descartes Once an individual realizes that heshe subsists as a thinking thing

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Descartes

Once an individual realizes that he/she subsists as a thinking thing, one commences the search to unravel more incontrovertible veracities. With regard to the feedback of the research conducted the individual remains positive about the probability of developing a method of definite understanding. The only twist to this method is that the aforementioned perceptions are undeniable so long as one works on them. Doubt shall creep into the perception as soon as one falls out of cognizance. As a result the above method of understanding is compromised. This is the point where Descartes intervenes to offer a long lasting solution to the aforementioned concern that may present itself to an individual. Descartes sees the bigger picture and brings God as the ultimate solution to the irrefutability of the system of knowledge. Descartes asserts that God is the source of one’s vibrant perception and in addition to this He is always perfect. Ultimately, Descartes mission is to prove that God exists.

In his argument of proving God’s existence Descartes proposes two arguments to back up his notion. His first argument is based on the ontological argument of God’s subsistence. Under the ontological argument Descartes highlights the following issues; the notion of all individuals’ God is that of a perfect being; secondly, it is more impeccable to subsist than non-existence; finally, due to the two arguments mentioned above God must be in existence (Cahn, 85).

The other argument adopted by Descartes in proving God’s existence appears to be more complex than the one mentioned above. The second argument has an underpinning that relies on the peculiarity between two authenticities. The first sort of reality is formal reality. The aforementioned authenticity represents the reality that all possess by the virtue of its subsistence. This form of reality covers three grades namely mode, finite and infinite. Ultimately, God is the only being that subsists with infinite formal authenticity. All substances that surround people possess finite formal authenticity. The final grade which is mode has modal formal authenticity. Any form of idea that one possesses falls under this grade of formal reality. However, ideas possess a different kind of reality which is unique to them. Ideas can be referred to as objective reality when they are equated to the objects they epitomize. Due to the aforementioned fact objective reality exhibits three grades similar to the one in formal authenticity.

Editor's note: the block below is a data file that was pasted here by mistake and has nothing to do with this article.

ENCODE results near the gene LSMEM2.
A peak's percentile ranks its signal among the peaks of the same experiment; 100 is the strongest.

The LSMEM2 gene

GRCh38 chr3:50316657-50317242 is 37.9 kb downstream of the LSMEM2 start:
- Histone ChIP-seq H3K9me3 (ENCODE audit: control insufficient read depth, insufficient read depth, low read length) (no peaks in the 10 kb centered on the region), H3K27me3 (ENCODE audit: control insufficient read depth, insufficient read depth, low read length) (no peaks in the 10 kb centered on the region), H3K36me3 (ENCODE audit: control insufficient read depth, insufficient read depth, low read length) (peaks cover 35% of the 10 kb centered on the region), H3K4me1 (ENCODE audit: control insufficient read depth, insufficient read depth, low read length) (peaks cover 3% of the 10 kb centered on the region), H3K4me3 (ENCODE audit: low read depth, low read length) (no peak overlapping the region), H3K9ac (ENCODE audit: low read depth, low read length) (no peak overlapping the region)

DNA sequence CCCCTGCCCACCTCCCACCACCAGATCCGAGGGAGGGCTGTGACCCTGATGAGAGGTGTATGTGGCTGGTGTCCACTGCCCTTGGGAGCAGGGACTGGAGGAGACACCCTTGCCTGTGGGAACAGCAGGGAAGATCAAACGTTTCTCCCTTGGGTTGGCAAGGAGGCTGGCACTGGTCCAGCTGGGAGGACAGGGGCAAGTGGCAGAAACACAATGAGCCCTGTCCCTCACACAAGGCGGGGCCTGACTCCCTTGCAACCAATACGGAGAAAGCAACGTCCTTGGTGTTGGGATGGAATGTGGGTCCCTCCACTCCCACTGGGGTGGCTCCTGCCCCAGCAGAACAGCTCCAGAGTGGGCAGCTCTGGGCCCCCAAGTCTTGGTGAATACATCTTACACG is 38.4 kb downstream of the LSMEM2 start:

The argument proposed by Descartes commences with the controversial assertion that every individual has a notion of God as an infinite being. Descartes is of the opinion that no individual can fail to have this notion since it is innate. Since one’s idea of God is that of an infinite being, there must exist a correlating infinite objective reality. Subsequently, Descartes asserts that something cannot originate from nothing or simply referred to as the innate rational principle. With strict reliance to the aforementioned principle he is able to come up with two distinct fundamental principles. The first fundamental principle is the existence of a reality in a cause and in an effect equally while the second principle is the subsistence of formal authenticity in a cause of an idea and the objective reality of the idea equally. With the presence of an infinite objective reality namely the idea of God, he arrives at an intelligent conclusion that there must exist a being that possesses infinite formal authenticity who acts as the source of the idea.